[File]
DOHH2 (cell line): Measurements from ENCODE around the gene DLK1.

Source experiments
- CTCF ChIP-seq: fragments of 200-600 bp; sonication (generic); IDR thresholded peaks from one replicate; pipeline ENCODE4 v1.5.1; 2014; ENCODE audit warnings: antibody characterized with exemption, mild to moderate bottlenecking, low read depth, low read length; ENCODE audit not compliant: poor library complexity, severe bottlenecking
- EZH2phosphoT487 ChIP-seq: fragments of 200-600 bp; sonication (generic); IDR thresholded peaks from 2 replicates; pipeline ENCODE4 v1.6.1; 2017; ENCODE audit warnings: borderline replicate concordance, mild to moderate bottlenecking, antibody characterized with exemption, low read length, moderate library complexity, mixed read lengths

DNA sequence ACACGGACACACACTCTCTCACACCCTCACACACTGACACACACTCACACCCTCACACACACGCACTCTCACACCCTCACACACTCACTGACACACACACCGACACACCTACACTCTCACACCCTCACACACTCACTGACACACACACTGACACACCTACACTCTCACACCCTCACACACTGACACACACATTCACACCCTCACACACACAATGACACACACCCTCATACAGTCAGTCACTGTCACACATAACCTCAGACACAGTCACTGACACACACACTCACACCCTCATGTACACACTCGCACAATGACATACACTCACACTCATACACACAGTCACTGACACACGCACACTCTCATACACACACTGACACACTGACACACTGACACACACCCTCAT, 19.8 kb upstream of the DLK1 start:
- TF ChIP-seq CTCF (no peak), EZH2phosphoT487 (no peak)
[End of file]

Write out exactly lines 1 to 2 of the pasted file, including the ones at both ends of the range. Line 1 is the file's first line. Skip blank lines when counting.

DOHH2 (cell line): Measurements from ENCODE around the gene DLK1.

Source experiments